This is an issue that should matter to everyone who favors democracy; but anti-voter laws like Missouri’s disproportionately effect the elderly, the disabled, and poor people (who are disproportionately people of color). I also wonder if it disproportionately effects transsexuals, not only because transsexuals are more likely to be poor, but in addition because being transsexual could create additional issues in acquiring ID. (But it could be that I’m completely off-base about that.)
From the Court’s opinion:
October 10, 2006
If Connecticut wants to oust Joe Lieberman for his support of the war, then fine. Many of his critics, however, seem worried that the war alone might not be sufficient, so they’re hurling everything they can at him hoping some of it will stick.
This trend reached its ludicrous apex, in my opinion, in this Jane Hamsher piece posted at Firedoglake.
Now I’m no fan of Joe Lieberman, but this strikes me as a grossly unfair and disingenuous abuse of statistics. Hamsher slams Lieberman because Connecticut sends more money to Washington than it gets back by a higher ratio than almost any other state.
True enough, but this ratio tends to increase as a function of a state’s wealth. Richer states tend to have a net outflux of dollars to Washington and poorer states a net influx. Connecticut is, by some measures, the richest state in the union, and in an indirect way, that is why Hamsher is slamming Lieberman.
Maybe it’s just me, but I find that pathetic. Perhaps it’s just desperation, as Lieberman’s lead four weeks out is beginning to look insurmountable. Perhaps when your “referendum” on the Iraq war looks as if it won’t turn out the way you want, you start urgently trying to make it about other issues as well. Still, criticizing Lieberman for not turning Connecticut into Mississippi seems like a bit of a stretch to me.
September 15, 2006
The woman who manned the register at the Blue Hill Food Co-op in Maine was a hugely pregnant hippie chick who did not shave under her arms. I knew this because she was wearing overalls… and nothing else. My wife, who is mildly allergic to bees, had just been stung, so we were asking her where we could find a nearby pharmacy.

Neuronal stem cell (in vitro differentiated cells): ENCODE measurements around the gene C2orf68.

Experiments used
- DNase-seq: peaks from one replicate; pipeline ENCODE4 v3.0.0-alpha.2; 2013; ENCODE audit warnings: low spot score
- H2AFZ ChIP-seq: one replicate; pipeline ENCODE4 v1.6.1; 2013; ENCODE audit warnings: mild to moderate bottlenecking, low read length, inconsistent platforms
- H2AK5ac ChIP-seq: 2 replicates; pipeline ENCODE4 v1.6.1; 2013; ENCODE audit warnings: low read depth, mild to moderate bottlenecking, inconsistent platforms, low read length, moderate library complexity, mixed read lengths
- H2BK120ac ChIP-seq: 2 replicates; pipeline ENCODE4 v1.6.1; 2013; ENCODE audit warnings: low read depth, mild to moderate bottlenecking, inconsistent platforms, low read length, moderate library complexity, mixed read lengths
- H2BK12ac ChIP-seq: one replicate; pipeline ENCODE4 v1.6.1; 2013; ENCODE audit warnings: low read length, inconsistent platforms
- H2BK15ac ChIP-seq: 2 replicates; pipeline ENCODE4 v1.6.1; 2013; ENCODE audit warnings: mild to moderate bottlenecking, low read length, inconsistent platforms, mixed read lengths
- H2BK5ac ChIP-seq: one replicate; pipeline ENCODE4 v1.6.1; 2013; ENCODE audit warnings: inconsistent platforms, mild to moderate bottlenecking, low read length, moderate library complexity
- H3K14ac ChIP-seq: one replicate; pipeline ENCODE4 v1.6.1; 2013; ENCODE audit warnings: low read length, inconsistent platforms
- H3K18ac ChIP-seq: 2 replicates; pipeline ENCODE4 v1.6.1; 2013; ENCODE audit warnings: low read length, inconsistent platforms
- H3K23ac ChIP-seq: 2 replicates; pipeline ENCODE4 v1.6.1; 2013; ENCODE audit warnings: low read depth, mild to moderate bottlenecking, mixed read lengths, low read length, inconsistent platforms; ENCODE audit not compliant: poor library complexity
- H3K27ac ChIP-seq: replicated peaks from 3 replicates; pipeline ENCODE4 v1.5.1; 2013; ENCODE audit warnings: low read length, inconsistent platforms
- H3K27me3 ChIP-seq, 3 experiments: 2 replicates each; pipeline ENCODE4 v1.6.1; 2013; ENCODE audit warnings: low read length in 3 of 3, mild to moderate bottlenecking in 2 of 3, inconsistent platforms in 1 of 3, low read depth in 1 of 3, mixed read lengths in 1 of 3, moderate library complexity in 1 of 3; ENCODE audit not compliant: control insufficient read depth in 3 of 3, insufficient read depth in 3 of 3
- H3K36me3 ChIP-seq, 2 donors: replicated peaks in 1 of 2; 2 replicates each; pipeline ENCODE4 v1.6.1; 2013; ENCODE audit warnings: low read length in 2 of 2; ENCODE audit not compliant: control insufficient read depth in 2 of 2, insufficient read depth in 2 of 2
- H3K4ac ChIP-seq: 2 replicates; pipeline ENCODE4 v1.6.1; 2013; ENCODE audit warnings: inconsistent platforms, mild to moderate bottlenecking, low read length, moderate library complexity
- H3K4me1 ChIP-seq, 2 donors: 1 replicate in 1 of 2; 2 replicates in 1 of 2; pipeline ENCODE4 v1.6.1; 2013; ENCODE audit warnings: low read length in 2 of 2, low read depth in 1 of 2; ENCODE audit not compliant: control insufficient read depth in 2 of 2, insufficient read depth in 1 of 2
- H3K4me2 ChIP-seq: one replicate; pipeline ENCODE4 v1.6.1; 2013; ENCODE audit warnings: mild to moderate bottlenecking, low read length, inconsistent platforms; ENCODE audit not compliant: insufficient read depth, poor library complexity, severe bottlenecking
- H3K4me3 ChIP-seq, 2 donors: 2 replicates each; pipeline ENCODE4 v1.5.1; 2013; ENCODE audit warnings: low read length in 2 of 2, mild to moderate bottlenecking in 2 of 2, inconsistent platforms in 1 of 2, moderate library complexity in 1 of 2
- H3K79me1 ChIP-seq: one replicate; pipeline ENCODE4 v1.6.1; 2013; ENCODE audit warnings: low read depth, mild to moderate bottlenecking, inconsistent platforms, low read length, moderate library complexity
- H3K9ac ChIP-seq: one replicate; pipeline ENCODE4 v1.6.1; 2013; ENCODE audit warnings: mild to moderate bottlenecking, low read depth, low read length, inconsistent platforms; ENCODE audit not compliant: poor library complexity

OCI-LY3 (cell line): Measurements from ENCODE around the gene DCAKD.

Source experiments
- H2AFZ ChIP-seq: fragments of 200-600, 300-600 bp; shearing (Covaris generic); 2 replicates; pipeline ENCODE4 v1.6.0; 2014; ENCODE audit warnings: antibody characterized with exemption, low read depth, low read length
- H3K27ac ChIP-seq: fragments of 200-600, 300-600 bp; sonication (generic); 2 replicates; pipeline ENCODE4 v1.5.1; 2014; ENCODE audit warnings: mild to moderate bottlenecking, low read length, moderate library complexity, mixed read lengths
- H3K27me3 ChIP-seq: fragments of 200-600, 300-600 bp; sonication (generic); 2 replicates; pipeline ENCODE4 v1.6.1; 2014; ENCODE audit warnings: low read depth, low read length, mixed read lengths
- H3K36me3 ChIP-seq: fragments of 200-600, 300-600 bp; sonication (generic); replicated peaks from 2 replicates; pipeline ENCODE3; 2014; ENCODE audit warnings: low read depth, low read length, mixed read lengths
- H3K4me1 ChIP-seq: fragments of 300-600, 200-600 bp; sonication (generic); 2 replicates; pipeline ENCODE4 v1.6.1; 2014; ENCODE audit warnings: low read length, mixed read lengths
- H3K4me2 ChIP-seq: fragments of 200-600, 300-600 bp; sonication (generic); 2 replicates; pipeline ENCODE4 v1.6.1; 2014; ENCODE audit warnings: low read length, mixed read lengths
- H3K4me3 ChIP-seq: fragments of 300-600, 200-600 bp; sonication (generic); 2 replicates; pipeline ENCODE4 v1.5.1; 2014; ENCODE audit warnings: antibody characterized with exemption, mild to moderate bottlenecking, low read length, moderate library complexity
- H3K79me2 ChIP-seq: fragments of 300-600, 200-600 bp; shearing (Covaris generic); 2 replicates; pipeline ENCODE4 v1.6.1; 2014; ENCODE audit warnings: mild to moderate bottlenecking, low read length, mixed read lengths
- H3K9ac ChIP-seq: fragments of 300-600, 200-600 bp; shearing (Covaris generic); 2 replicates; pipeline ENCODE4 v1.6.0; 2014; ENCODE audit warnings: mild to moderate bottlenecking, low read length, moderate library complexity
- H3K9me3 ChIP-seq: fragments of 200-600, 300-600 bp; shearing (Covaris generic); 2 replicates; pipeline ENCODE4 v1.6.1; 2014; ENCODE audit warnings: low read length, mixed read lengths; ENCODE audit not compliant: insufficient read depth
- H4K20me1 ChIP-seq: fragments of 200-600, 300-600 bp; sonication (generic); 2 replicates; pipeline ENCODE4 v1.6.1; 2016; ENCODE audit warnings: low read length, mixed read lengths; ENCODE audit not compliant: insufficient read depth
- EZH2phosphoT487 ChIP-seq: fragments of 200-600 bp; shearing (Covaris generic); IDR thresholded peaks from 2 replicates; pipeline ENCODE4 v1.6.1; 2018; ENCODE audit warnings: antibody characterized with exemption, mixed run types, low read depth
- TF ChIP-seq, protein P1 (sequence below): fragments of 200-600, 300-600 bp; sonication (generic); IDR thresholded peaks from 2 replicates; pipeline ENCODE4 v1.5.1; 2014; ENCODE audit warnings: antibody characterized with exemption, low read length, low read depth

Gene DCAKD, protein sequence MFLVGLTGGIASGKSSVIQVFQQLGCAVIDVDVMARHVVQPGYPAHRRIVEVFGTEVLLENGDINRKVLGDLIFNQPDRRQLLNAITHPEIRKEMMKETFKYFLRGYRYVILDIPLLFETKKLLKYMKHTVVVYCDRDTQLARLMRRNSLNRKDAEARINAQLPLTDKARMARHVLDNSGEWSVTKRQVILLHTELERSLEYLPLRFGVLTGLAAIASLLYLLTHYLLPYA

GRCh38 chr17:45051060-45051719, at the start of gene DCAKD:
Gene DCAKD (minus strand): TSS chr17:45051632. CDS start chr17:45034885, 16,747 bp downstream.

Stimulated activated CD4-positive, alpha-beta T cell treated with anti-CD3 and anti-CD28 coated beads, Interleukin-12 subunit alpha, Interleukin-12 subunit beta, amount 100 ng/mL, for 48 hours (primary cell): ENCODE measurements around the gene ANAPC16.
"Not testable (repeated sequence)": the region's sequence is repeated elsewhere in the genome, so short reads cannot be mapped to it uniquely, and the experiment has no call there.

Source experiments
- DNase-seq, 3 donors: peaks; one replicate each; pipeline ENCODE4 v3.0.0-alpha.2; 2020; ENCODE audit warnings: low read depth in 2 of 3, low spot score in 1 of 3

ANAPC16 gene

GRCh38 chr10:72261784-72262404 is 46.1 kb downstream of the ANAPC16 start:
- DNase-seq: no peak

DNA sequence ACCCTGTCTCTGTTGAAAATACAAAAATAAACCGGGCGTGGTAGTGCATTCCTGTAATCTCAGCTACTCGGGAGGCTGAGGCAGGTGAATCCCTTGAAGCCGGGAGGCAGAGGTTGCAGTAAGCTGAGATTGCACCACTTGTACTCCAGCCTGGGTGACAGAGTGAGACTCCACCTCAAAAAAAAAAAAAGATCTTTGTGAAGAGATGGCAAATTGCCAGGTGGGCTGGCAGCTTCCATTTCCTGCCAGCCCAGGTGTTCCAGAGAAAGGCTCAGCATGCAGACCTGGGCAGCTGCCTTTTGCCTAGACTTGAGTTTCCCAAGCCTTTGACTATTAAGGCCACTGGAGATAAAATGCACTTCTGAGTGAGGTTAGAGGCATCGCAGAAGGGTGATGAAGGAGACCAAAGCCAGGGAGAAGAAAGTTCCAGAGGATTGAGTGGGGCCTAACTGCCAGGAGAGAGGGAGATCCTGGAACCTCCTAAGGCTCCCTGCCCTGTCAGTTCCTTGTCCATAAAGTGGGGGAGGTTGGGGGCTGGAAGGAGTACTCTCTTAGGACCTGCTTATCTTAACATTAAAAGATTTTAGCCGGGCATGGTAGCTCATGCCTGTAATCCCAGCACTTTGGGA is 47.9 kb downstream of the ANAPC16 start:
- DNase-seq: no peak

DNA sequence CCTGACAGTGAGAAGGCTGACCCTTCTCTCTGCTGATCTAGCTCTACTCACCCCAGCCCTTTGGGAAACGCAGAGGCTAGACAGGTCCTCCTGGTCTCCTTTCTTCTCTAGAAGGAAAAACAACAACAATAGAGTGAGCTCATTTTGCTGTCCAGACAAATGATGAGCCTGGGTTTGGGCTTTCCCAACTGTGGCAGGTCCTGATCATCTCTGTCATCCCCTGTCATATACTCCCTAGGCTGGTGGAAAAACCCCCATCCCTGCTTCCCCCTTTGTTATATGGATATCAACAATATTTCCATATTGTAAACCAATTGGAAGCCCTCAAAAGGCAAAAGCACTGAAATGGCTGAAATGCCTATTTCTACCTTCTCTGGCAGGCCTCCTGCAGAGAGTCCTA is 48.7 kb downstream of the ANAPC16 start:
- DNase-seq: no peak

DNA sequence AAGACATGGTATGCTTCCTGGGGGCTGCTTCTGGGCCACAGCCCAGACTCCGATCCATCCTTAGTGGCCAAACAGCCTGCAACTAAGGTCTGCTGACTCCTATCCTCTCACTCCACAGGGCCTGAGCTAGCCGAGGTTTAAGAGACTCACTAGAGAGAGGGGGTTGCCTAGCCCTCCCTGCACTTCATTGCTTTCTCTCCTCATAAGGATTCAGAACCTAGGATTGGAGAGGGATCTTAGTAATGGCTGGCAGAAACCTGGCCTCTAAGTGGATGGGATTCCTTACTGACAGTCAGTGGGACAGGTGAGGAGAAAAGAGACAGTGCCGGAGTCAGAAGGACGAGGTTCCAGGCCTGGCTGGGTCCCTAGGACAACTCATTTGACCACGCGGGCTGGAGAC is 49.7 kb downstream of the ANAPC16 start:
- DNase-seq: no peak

She scowled for a moment, and then asked us (no kidding!) “Why do you need a pharmacy? You should just menstruate on a piece of tree bark, like I do.” Well okay, she didn’t really add that last sentence, but she might as well have. She mumbled some directions, we thanked her, and then drove for a few miles until we found a strip mall on the side of the highway, anchored by that pernicious blight of the suburban landscape — Wal-Mart.
First of all, let me say that I personally tend to avoid Wal-Mart as much as possible. I find shopping there to be a profoundly unpleasant experience (except for the ICEEs, which are getting harder and harder to find these days.) Still, I would never presume to judge those who do shop at Wal-Mart, as many liberals (including the Co-op girl) clearly do.
Secondly, there’s nothing wrong with the Food Co-op either. Sure, the staff and some of the clientele can be a bit nutty. It’s one of those places where you could probably expect a 10% discount if you say “STOP BUSH’S ILLEGAL WAR IN IRAQ!” at the checkout. But they have a wide variety of stuff you can’t find elsewhere. Much of it is good (fresh local produce, craft-brewed beer and exotic cheeses) and much of it awful (meatless meat, cage-free tofu and homeopathic snake oil) but all of the merchandise there has one thing in common — it was exorbitantly expensive.
See, the Co-op is committed to social justice, paying a “living wage” to its hippies, buying coffee only from the Zapatistas and other such b.s. Still, their curried chicken salad (real chicken — free range, of course) was quite good, and we shopped there often. With our New York salaries, we could afford to. Others, however, can’t.
The pregnant hippie chick and other liberals would, no doubt, prefer that everyone shop at the Co-op — or at the very least avoid shopping at Wal-Mart. Unfortunately, that’s simply not realistic, and the liberals’ animosity towards the nation’s largest retail chain is further evidence that the liberal movement in America has lost touch with working families. The GOP’s rise to power in America came about as the working class began to self-identify as Republicans. Liberals’ obsession with Wal-Mart won’t help them win the NASCAR set back, I’m afraid.
We’ve all heard the lefties’ anti-Wal-Mart shtick before. We also know that it seldom (if ever) stops at criticizing Wal-Mart’s labor practices. More often than not, it goes on to disparage the taste and class of Wal-Mart shoppers themselves. Remember the good old days, when Republicans were the party of the elite?
George Will has a great piece on the Democrats’ bizarre fixation on this American institution, and notes some very interesting facts.